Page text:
https://doi.org/10.1101/2020.07.13.20152...
, alongside the Wondfo rapid test, and a tenth round soon after. The these rounds aimed to estimate the population prevalence of seropositivity for SARS-Cov-2 for the whole sample and for population subgroups defined by age, sex, ethnicity, and wealth. We also studied social distancing measures and vaccination status.

METHODS

The EPICOVID19-RS study started just 18 days after the first COVID-19 death in the state, to monitor population SARS-Cov-2 infection level. So far, 10 rounds of the population-based survey were completed, the first in April 2020 and the last in April 2021. A similar sampling methodology was used in all rounds. We used a multistage sampling approach based on nine sentinel cities1313. Silveira MF, Barros AJD, Horta BL, Pellanda LC, Victora GD, Dellagostin AO, et al. Population-based surveys of antibodies against SARS-CoV-2 in Southern Brazil. Nat Med. 2020;26(8):1196-9. https://doi.org/10.1038/s41591-020-0992-3
https://doi.org/10.1038/s41591-020-0992-...
.

In the first nine rounds of the study, we used the rapid point-of-care lateral-flow WONDFO SARS-CoV-2 Antibody Test (Wondfo Biotech Co., Guangzhou, China), which can detect both IgM and IgG antibodies. The Wondfo test manufacturer rates the test sensitivity and specificity at 86.4% and 99.6%, respectively (URL: https://www.bilcare.com/SARS-CoV-2%20Antibody%20Test%20(Lateral%20Flow%20Method).pdf, accessed 11 May 2021). We conducted two separate validation studies on this test. In the first, we estimated a sensitivity of 84.8% with recently diagnosed patients1313. Silveira MF, Barros AJD, Horta BL, Pellanda LC, Victora GD, Dellagostin AO, et al. Population-based surveys of antibodies against SARS-CoV-2 in Southern Brazil. Nat Med. 2020;26(8):1196-9. https://doi.org/10.1038/s41591-020-0992-3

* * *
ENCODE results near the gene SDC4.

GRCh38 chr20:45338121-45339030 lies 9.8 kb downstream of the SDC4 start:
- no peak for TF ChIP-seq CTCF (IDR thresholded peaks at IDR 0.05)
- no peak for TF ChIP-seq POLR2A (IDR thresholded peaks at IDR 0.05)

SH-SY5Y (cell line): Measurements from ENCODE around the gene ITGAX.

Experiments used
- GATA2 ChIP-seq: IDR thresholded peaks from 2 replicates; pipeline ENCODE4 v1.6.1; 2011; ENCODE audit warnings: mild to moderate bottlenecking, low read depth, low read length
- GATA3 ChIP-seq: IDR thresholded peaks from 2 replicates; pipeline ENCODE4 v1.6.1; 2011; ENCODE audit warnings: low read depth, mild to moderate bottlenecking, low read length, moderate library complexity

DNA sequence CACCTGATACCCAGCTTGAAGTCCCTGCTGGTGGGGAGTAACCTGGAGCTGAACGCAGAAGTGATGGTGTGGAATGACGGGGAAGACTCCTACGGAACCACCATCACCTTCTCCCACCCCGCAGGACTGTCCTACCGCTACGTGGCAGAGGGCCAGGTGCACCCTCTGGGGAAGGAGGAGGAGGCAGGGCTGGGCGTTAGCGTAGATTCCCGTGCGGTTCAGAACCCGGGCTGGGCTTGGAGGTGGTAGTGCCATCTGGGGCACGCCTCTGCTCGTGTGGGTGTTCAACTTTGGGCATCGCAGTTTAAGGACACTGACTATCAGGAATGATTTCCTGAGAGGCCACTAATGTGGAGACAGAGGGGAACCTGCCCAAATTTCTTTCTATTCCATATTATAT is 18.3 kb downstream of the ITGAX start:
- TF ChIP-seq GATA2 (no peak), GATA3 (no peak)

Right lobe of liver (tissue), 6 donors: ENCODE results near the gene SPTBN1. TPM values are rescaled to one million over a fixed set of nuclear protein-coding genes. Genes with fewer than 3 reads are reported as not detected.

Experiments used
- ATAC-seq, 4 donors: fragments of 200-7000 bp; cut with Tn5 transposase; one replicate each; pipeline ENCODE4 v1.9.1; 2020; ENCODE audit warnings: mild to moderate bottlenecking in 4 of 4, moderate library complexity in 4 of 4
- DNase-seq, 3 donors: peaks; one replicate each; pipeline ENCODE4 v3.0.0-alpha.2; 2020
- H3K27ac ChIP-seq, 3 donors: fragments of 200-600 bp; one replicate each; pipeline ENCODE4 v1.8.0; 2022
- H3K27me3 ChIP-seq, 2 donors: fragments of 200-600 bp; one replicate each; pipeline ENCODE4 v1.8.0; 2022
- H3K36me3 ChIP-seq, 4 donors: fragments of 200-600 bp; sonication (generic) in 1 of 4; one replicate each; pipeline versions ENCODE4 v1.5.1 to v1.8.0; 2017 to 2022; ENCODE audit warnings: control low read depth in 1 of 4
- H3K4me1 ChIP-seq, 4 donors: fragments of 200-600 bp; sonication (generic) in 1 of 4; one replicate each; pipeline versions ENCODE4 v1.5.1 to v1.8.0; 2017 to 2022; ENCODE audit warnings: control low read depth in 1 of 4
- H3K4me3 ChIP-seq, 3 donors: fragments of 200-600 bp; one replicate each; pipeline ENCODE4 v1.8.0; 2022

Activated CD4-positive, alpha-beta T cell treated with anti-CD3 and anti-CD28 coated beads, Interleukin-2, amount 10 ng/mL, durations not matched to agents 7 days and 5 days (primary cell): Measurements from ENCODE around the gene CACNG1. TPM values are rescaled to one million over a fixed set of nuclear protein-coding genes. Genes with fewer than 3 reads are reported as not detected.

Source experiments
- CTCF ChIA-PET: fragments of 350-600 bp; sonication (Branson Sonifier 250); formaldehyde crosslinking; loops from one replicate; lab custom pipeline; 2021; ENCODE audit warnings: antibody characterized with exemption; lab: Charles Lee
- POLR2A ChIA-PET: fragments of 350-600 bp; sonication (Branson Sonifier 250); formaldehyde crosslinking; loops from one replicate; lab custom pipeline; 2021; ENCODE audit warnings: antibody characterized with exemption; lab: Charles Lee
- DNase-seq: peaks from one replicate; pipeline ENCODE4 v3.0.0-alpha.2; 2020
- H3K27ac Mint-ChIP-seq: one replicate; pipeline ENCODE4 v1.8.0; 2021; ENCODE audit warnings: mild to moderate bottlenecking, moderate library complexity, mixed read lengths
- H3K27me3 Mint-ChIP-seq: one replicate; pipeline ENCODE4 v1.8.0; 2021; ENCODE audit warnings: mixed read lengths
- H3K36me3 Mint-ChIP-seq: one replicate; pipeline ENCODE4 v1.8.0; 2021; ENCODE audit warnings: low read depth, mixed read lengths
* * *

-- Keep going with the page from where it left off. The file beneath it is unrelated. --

https://doi.org/10.1038/s41591-020-0992-...
. In the second, we enrolled 133 patients who had had positive RT-PCR results from a period of a few days up to six months before. Here we found sensitivities varying from around 80% (among subjects diagnosed in the previous two months) to 42% for the earliest diagnosed patients1111. Silveira MF, Mesenburg M, Dellagostin OA, Oliveira NR, Maia MAC, Santos FD, et al. Time-dependent decay of detectable antibodies against SARS-CoV-2: a comparison of ELISA with two batches of a lateral-flow test. SSRN. [Posted 2021 Jan 22]. https://doi.org/10.2139/ssrn.3757411
https://doi.org/10.2139/ssrn.3757411...
. The test sensitivity observed in the previous validation was confirmed for recent infections, but sensitivity decreased with time. Therefore, we developed a method to adjust the seroprevalences obtained with the Wondfo test starting by using the number of deaths as an indicator of the temporal distribution of the epidemic (data available from the state of Rio Grande do Sul COVID-19 information committee). The second step was to estimate a function describing the sensitivity decay for the Wondfo test. This calibration procedure ensures the sensitivity function is more coherent with field estimates of sensitivity, which may differ from estimates in the validation study. To calculate the adjusted Wondfo prevalence estimates in rounds 1–8, sensitivity was calculated as the average of the sensitivity function weighted by the daily number of deaths up to the date of each survey. Details of the correction procedure are described elsewhere1414. Hartwig FP, Vidaletti LP, Barros AJD, Victora GD, Menezes AMB, Mesenburg MA, et al. Combining serological assays and official statistics to describe the trajectory of the COVID-19 pandemic: results from the EPICOVID19-RS study in Rio Grande do Sul (Southern Brazil). medRxiv [Preprint]. [posted 2021 May 24]. https://doi.org/10.1101/2021.05.21.21257634